No Tax on Accrued Interest on Govt grant received for house construction of Police Officers : HC
No Tax : The income which accrued to the Assessee from the funds of the Government which were released to it were not diverted by it and could not be diverted by to any other purpose and had to be used only for the purposes which the Government directed and in case the funds were not used the Government had the right to recall them.
HIGH COURT OF PUNJAB AND HARYANA
Principal Commissioner of Income-tax-I, Chandigarh
Punjab Police Housing Corporation Ltd.
IT APPEAL NO. 326 OF 2015 (O&M)
FEBRUARY 3, 2020
Urvashi Dhugga, Adv. for the Appellant. Sanjay Bansal, Sr. Adv. and Amit Parsad, Adv. for the Respondent.
Ajay Tewari, J. – This appeal has been filed against the order of the Commissioner Income-tax and the Income-tax Appellate Tribunal setting aside the order of the Assessing Officer whereby the Assessing Officer held that the interest which had accrued to the Assessee was liable to tax.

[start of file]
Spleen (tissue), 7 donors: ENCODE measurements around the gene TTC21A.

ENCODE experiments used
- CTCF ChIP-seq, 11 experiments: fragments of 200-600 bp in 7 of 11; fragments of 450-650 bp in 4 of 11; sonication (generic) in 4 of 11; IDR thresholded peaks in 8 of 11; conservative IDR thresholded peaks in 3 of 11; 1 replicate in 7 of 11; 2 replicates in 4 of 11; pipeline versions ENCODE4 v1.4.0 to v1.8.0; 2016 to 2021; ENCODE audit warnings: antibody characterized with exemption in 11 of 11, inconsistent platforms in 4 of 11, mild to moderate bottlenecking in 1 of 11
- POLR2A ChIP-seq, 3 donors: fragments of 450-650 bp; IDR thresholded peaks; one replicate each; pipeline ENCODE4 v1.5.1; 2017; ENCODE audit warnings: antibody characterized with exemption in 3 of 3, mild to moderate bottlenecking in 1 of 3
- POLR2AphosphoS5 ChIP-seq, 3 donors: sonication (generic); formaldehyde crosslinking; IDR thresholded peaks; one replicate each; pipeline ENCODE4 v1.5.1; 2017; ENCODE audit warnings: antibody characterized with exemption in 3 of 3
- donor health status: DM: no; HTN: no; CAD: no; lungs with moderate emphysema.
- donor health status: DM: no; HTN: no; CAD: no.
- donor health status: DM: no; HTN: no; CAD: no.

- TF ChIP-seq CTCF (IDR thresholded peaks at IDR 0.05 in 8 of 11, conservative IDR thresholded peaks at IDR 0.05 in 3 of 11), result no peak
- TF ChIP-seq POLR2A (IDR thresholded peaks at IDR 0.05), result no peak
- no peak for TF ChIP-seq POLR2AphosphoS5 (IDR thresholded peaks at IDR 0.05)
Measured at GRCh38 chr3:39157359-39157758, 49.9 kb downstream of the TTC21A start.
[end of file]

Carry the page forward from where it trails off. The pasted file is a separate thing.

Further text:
2. The brief facts are that the Assessee is regularly given grants by the State of Punjab for various purposes including the construction of houses for police officials. It so happens that in a particular year the grant remains un-utilized and the money which is parked in the bank earns interest. As per the Assessing Officer this interest was exigible to tax whereas the Commissioner and the Tribunal held otherwise. The basis for the Tribunal’s decision is that the amount of interest which accrues on any money parked in the bank would be deemed to be a further grant for that particular purpose and can be used only for that purpose and in the event that it can not be used for that purpose the same has to be refunded back to the Government.
3. The primary grounds which weighed with the Assessing Officer to hold otherwise were, firstly that the Assessee was not able to show that it had ever returned the interest to the Government; secondly no such stipulation was there in the notification releasing the funds; thirdly the Assessee was not a Company registered under section 25 of the Companies Act, 1956; fourthly that even in the hands of the Government it would be a revenue receipt and fifthly that the accrual of this interest can not be taken to be a casual income.